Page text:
**Drying of your vehicle after washing 
Now this step alone could either save you or cost you a lot of time. Many people I’m sure spend way too long making sure the vehicle is totally dry before moving onto the next step in the detail process. To me, doing this is a major waste of time on a complete detail (inside & out). 1st and foremost is knowing the water quality that you’re using and if it will cause an issue if left on the surface to dry. Now obviously if you’re a mobile detailer and have no experience with this water source than you’ll need to use realistic caution. However, simply asking the client about their water quality could save you a ton of time. Especially if their water is filtered.

There are a few tricks to think about when needing to dry off a vehicle. When necessary, the key is to quickly get the *bulk* of the water off the car to avoid possible water spots and then go right to detailing the interior. Once you’re finished with the interior, the exterior will mostly be dry. It makes no sense to dry parts of a vehicle (rocker/lower doors/lower bumpers/jambs) when there’s no chance that the sun will cause spotting to these parts due to angle/exposure.

Next, make sure to use the most absorbent towel possible. No, this doesn’t mean you need to break out your $12 a piece ultra plush towels if they aren’t all that great for capturing water. Many times, a cotton bath or hand  towel will outperform even the most absorbent microfiber or waffle weave towel. Yes, that’s right….cotton! Not like any possible marring that could result won’t polish out. I’m sure you’re doing more abuse to the surface in the clay process so using a towel that works will only save you time (and the lifespan of your pricey towels).

The more and more we use our water blade, the more and more we are blown away at how much time it saves to get the heavy standing water quickly and effectively off a vehicle. Many claim that these tools can cause damage to the paint. In all actuality they might be somewhat correct. Especially if you’re not careful when using one. This is typically the case when a vehicle isn’t rinsed properly and dirt particles are still present on the vehicle. To avoid this, I suggest only using your water blade on the top half of the vehicle (above the door moldings) until you are confident in your process. These areas are much less likely to have dirt seepage run out after the final rinse. And make sure to constantly check and clean your blade of contaminants which could include dirt particles or oil film.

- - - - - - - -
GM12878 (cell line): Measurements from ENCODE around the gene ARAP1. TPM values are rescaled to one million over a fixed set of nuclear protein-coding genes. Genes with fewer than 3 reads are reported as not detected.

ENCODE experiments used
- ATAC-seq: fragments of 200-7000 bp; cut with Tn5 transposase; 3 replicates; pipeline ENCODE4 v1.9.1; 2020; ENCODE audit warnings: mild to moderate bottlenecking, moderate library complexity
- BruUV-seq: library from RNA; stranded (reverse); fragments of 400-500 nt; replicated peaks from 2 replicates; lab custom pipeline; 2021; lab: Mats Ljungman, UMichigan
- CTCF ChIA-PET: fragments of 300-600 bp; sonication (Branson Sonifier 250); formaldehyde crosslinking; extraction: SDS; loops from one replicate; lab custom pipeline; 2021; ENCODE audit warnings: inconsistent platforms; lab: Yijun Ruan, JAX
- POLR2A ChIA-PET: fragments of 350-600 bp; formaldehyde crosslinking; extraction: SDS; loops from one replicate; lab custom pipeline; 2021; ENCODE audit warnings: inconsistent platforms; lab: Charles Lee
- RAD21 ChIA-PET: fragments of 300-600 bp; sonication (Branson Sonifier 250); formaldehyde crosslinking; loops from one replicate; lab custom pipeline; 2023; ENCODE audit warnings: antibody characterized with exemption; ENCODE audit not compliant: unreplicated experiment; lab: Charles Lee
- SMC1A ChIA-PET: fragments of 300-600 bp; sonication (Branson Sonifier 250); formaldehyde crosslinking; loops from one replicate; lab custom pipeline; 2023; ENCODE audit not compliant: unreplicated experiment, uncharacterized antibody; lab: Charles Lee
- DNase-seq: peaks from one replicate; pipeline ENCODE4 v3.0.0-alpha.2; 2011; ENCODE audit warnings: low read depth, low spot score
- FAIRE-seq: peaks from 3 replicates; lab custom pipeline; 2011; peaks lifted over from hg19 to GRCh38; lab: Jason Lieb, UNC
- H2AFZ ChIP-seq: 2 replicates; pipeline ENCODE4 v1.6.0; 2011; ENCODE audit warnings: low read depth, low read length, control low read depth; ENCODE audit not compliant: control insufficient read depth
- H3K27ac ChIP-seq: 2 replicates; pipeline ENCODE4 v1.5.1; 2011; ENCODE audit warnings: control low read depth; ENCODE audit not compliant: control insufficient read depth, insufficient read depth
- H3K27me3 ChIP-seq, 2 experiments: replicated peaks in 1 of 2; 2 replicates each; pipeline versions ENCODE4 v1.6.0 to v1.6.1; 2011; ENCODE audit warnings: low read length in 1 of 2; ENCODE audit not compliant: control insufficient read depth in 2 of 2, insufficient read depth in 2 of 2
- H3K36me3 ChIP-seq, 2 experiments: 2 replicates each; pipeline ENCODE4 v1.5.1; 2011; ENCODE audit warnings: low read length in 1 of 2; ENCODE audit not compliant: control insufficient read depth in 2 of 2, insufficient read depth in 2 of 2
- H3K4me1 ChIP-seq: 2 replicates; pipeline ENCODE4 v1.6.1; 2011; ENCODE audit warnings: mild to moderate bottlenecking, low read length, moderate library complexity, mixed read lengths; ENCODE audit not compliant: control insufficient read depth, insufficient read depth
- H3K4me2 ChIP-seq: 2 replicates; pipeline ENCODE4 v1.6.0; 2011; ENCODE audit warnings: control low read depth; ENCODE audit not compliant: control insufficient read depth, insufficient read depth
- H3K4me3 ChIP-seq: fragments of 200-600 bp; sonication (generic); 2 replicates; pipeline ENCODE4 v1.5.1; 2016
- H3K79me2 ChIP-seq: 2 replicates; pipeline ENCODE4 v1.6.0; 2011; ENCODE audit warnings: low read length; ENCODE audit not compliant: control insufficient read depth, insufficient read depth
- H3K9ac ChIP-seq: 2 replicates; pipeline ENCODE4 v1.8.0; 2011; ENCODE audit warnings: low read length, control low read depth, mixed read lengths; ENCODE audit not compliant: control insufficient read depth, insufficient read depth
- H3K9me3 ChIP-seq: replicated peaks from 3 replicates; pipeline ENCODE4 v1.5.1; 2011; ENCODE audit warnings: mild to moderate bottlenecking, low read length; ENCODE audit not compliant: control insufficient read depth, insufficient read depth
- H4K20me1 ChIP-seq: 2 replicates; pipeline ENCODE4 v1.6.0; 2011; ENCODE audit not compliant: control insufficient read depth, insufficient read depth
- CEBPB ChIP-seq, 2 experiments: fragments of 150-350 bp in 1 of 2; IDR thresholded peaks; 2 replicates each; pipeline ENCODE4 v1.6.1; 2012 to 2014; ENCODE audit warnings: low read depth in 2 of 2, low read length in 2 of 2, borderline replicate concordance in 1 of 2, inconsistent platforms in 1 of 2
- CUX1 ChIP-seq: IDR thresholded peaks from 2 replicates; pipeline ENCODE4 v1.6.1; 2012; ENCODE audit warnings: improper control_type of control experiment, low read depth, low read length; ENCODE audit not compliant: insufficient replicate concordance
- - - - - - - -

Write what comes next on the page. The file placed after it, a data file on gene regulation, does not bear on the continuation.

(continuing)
**Water pressure (garden hose vs. power washer)
Hands down a quality pressure washer saves you time and provides much greater cleaning power on all aspects of the wash process (engines, wheels, wheel wells & door jambs). Even places that a brush or wash mitt cannot reach, abrasive dirt particles will be flushed clean easily with a power washer. It really doesn’t matter if the car is clean or dirty, large or small. A power washer will make your life a ton easier and the vehicle a whole lot cleaner. By properly pre-rinsing a vehicle with a power washer, you remove most, if not all, or the abrasive dirt particles from the vehicle. This means surgically washing a car isn’t as important because basically all the harmful topical contaminants are released from the surface, thus mitigating any user induced marring.